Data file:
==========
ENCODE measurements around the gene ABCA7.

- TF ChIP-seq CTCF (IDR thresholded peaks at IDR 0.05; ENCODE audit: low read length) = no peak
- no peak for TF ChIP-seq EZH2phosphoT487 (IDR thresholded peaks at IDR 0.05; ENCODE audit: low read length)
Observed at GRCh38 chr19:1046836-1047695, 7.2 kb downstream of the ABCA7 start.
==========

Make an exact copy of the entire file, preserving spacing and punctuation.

ENCODE measurements around the gene ABCA7.

- TF ChIP-seq CTCF (IDR thresholded peaks at IDR 0.05; ENCODE audit: low read length) = no peak
- no peak for TF ChIP-seq EZH2phosphoT487 (IDR thresholded peaks at IDR 0.05; ENCODE audit: low read length)
Observed at GRCh38 chr19:1046836-1047695, 7.2 kb downstream of the ABCA7 start.